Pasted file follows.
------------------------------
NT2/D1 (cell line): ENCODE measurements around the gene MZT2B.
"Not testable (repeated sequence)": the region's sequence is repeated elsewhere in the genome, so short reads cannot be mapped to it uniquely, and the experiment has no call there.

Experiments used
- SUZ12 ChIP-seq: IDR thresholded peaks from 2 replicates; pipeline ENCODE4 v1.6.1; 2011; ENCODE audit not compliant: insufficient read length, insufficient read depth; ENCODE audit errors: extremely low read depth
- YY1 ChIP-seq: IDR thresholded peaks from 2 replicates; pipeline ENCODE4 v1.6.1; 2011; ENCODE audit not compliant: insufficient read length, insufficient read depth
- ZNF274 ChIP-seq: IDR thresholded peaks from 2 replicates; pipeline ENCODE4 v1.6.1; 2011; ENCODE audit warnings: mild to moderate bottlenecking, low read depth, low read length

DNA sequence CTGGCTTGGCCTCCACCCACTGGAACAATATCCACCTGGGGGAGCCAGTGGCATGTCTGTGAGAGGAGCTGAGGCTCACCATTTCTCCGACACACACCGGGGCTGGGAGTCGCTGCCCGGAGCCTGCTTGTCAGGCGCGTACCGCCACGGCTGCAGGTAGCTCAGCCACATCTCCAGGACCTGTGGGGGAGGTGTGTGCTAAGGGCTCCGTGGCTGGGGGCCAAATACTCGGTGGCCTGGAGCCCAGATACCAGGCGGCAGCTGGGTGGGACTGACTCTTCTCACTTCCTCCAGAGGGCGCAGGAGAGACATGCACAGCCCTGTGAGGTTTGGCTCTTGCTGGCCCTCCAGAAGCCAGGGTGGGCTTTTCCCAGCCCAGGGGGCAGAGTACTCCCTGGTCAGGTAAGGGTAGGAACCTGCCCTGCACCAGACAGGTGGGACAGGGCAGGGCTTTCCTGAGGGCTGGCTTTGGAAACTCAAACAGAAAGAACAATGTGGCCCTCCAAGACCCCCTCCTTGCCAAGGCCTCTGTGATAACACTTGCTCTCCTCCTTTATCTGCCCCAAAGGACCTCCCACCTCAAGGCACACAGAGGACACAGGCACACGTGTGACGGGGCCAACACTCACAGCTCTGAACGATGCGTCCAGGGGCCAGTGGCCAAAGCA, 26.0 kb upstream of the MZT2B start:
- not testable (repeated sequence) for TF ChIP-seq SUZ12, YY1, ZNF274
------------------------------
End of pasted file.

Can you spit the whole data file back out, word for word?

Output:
NT2/D1 (cell line): ENCODE measurements around the gene MZT2B.
"Not testable (repeated sequence)": the region's sequence is repeated elsewhere in the genome, so short reads cannot be mapped to it uniquely, and the experiment has no call there.

Experiments used
- SUZ12 ChIP-seq: IDR thresholded peaks from 2 replicates; pipeline ENCODE4 v1.6.1; 2011; ENCODE audit not compliant: insufficient read length, insufficient read depth; ENCODE audit errors: extremely low read depth
- YY1 ChIP-seq: IDR thresholded peaks from 2 replicates; pipeline ENCODE4 v1.6.1; 2011; ENCODE audit not compliant: insufficient read length, insufficient read depth
- ZNF274 ChIP-seq: IDR thresholded peaks from 2 replicates; pipeline ENCODE4 v1.6.1; 2011; ENCODE audit warnings: mild to moderate bottlenecking, low read depth, low read length

DNA sequence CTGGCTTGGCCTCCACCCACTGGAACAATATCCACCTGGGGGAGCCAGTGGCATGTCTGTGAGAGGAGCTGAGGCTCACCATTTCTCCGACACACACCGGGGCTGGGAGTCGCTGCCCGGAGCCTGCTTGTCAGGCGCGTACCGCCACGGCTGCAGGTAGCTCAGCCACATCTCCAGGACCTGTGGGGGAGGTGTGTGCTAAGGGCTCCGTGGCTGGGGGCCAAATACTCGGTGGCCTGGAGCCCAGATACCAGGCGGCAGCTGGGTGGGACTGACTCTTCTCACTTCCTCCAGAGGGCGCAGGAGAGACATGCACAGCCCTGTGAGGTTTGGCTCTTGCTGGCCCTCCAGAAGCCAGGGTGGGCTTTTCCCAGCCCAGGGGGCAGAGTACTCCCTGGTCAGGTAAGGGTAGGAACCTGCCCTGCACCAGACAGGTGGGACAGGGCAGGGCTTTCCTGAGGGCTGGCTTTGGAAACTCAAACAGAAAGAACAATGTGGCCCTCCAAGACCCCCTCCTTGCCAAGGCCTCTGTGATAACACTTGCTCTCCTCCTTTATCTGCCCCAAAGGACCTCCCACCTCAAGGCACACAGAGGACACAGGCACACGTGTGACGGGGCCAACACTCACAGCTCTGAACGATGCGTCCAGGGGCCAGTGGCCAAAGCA, 26.0 kb upstream of the MZT2B start:
- not testable (repeated sequence) for TF ChIP-seq SUZ12, YY1, ZNF274